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Iv optimised it as much as i could and found some example code that seems to work well, so now i can get a couple hundred more for a total of about 800-1000 simultaniously colliding bodies without serious slowdown (depending on their size)
Iv profiled my code while having 1000 simultaniously colliding bodies and determined that dynamics (including solving the contacts) takes about 30% of the time, broadphase takes anout 10%, and narrow-phase takes the other 60%
I didnt include the rendering in the profile since i highly dougt that it caused any slowdown. I have a gf. 6800 and im just drawing 4 segment boxes with opengl so i dont think it would be any problem.

So i assume im correct in thinking that SAT is the best method in this case..
Right now im only using boxes for my tests but it could be any convex polygon. Broadphase uses a hash table based approach, which cant get much better. If no objects are colliding at all there can be many thousands. Then before even performing narrow phase on an object I check if their bounding boxes are intersecting, so narrow phase seems to definately be the bottleneck.

Is it possible to use some type of temperal coherance with SAT? Would it speed it up alot if I tryed using things like MMX and SSE in my vector/matrix classes to speed up floating point computations?
Also, any thoughts on how to do circle - convex collisions efficiently? I really dont want to have to approximate them with 100 line segments..

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Quote:
Original post by coderchris
Also, any thoughts on how to do circle - convex collisions efficiently? I really dont want to have to approximate them with 100 line segments..
Is your narrow phase discrete or continuous?

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I would recommend adding a toggle in the game to turn of graphics rendering entirely. You might be surprised at the amount of clock cycles rendering even simple geometry on a fast card might take if done in certain ways. Basically, rendering might be negligable, or it might be rather large. It might change from computer to computer. Don't assume anything.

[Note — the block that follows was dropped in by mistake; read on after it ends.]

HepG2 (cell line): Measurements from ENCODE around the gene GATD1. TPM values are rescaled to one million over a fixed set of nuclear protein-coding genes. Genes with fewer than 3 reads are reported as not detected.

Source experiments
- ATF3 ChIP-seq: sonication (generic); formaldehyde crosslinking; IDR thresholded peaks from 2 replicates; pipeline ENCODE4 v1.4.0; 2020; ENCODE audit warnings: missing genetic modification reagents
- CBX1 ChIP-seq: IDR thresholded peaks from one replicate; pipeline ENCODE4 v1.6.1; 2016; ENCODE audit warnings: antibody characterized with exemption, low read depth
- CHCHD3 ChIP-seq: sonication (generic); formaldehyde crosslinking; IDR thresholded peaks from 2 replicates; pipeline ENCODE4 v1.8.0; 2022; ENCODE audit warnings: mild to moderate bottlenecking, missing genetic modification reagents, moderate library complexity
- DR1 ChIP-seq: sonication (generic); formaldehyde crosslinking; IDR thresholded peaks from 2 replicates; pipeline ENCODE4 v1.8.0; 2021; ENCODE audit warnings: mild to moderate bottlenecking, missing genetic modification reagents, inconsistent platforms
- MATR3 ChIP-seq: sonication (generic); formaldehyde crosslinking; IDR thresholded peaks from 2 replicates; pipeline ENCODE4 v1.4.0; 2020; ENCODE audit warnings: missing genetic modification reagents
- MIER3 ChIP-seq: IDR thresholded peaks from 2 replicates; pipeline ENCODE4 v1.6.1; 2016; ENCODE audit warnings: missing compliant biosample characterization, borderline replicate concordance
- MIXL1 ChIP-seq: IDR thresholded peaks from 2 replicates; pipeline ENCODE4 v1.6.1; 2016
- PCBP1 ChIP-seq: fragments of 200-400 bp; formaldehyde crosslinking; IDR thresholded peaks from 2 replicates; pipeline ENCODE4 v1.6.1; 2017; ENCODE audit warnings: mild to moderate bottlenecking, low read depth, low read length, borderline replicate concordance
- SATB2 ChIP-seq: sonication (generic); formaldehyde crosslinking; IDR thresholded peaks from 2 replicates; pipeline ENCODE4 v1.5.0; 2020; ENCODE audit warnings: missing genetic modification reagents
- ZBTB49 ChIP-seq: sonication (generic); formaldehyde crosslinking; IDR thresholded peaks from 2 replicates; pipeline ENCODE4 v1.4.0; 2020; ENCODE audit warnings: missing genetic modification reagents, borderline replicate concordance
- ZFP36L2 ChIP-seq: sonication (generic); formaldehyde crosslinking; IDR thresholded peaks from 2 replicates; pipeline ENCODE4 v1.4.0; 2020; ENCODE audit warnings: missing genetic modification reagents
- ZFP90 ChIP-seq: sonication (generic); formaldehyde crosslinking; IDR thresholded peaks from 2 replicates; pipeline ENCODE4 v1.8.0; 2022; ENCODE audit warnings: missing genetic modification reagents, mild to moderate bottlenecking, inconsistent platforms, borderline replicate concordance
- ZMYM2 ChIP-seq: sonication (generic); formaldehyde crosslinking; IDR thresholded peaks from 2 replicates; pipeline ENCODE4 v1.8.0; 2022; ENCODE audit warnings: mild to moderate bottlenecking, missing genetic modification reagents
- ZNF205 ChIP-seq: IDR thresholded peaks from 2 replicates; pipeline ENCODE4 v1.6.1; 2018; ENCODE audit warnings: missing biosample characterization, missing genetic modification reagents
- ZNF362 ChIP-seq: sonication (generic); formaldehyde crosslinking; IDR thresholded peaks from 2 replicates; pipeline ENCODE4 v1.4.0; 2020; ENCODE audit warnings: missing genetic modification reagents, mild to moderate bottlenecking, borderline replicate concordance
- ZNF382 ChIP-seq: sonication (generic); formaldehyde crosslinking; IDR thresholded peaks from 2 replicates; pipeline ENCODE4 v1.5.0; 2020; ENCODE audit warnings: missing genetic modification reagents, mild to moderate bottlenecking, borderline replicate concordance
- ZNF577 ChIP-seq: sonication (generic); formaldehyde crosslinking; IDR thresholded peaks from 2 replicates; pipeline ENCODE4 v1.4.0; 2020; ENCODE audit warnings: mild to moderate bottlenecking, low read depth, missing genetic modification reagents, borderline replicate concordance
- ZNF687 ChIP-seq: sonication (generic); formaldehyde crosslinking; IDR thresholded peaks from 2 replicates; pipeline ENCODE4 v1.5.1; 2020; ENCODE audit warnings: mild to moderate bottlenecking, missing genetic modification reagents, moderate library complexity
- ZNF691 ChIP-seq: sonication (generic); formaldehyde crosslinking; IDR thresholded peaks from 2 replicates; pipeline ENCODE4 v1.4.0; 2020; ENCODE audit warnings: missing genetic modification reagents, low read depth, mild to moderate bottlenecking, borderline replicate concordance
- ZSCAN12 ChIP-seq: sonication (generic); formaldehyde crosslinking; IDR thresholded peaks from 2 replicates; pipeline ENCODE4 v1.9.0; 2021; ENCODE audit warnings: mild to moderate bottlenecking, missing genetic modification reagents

I find it extremely suspicious that your broadphase and narrowphase are so disproportionate from each other. Either your broadphase is still causing too many bodies to be checked against each other (broadphase too broad) or your narrowphase is really, really inefficient. How complex is the collision geometry? You might be using needlessly complex geometry to test collisions. Something screwy is going on here regardless. Even 1000 objects in a small enclosed space in 2D shouldn't have that many object to object tests if a good broadphase test is used.

You might want to add another level of abstraction between your broadphase and narrowphase if your collision geometry is very complex and your broadphase isn't as narrow as you'd like. Perform a bounding sphere to bounding sphere test before the more complex collision geometry tests. This should be an incredibly fast test to perform since you can precalculate the bounding spheres. Just be sure not to note that a^2 < b^2 is the same as sqrt(a^2) < sqrt(b^2), ie: don't be taking any square roots. You could add another layer in here, but in my experience it's not worth it.

Honestly I think your narrowphase should be about on par with your broadphase as far as CPU cycles. Maybe up to twice or 3 times as much, but certainly not 6 times more.